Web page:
USA Official State Flower Official Vermont State Flower

 

Red Clover

(Trifolium pratense)
Adopted on February 1, 1895.

 

No. 159 of the Acts of 1894, effective February 1, 1895, designated the Red Clover,  Trifolium pratense, as the official State Flower. Both an integral part of many a cultivated hay field and a common sight along numerous Vermont roadsides, the Red Clover is symbolic of Vermont's scenic countryside generally and of its dairy farms in particular. Oddly enough, however, Trifolium pratense is not a native of Vermont but was "naturalized" from Europe.

 
From Office of the Secretary of State, Vermont Legislative Directory and State Manual, Biennial Session, 1993-1994, p. 15.
 
  • Longevity: Perennial (acts as Biennial)
  • Palatability: High
  • Winter Hardiness: Good
  • Drought Tolerance: Fair
  • Cool or Warm Season: Cool
  • Bloat Hazard: Yes
  • Use and Comments: Excellent pasture renovation crop, short-termhay crop.
  • Distribution in U.S.: Eastern half and Northwest.
  • Height: 12-36 inches.
  • Leaves: Palmately trifoliolate; leaflets not serrated; inverted V-shaped "water mark" usually present; large stipules; stems leaves and petioles pubescent.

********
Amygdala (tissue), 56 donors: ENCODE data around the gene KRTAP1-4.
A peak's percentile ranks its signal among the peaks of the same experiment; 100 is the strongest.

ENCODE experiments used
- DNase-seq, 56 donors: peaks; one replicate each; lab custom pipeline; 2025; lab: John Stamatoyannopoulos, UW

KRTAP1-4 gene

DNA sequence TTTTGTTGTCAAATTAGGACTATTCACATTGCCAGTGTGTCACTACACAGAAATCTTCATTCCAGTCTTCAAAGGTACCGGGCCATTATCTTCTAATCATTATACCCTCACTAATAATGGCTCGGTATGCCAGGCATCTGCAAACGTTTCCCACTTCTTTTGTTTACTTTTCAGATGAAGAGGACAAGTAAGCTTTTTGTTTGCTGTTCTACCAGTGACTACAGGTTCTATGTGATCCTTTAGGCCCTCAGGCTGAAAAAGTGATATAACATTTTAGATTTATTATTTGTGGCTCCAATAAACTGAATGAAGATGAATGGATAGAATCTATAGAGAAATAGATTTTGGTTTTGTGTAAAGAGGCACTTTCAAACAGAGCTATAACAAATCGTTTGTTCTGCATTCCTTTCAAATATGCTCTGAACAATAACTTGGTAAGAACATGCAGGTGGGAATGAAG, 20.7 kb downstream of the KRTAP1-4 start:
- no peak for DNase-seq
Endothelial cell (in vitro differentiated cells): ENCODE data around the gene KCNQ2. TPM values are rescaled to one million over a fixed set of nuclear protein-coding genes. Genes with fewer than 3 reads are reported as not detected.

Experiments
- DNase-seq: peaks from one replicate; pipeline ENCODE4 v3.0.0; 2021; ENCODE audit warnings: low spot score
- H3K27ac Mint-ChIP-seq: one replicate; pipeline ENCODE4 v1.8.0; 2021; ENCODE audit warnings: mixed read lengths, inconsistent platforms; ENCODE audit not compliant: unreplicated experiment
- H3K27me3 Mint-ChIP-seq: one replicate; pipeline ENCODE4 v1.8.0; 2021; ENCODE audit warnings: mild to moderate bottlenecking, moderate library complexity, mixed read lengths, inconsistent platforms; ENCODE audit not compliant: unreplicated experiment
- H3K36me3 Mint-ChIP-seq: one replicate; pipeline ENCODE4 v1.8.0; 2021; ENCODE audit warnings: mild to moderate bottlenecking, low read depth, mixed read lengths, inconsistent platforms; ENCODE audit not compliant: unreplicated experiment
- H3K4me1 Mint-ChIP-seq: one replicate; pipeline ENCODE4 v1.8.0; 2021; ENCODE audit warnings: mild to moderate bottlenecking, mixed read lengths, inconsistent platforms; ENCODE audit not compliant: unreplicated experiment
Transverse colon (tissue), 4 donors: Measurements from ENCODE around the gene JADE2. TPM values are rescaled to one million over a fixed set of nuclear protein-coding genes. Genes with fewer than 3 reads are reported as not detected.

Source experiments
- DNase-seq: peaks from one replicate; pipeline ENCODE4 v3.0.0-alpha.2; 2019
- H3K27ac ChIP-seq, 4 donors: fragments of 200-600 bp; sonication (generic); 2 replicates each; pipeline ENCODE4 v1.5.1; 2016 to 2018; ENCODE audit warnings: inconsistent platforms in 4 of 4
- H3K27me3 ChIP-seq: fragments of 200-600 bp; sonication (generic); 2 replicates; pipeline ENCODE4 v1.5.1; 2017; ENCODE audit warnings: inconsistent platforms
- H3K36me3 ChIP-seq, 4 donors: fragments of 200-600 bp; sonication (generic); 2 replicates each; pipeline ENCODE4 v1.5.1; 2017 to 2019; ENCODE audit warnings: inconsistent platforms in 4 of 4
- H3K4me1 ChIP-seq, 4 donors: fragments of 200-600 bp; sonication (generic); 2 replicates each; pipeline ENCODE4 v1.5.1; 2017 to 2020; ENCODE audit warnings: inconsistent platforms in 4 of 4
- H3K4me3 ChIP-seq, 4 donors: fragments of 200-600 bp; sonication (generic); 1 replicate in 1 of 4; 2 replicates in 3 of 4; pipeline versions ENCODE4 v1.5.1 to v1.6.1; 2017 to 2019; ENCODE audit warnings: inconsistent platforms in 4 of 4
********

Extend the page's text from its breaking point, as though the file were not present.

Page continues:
• Inflorescence: Heads consisting of up to 125 flowers; rose purple or deep purplish-red; heads nested in 2-3 leaves.
  • Roots: Taproot.
  • Soil
    • Drainage: Somewhat Poorly Drained
    • Fertility: Medium
    • pH: 6.2-6.8
  • Seed
    • Color: Pure yellow tp purple
    • Shape: Shortened mit
    • Pounds Per Bushel: 60
    • Seeds Per Pound: 275,000
    • Seeding Rate: 8-10 pounds PLS per acre.
    • Emergence Time (Days): 7
    • Optimum Germ. Temp. (F): 70

 

Taxonomic Hierarchy
Kingdom Plantae -- Plants
Subkingdom Tracheobionta -- Vascular plants
Superdivision Spermatophyta – Seed plants
Division Magnoliophyta – Flowering plants
Class Magnoliopsida – Dicotyledons
Subclass Rosidae –
Order Fabales –
Family Fabaceae – Pea family
Genus Trifolium L. – clover
Species Trifolium pratense L. – red clover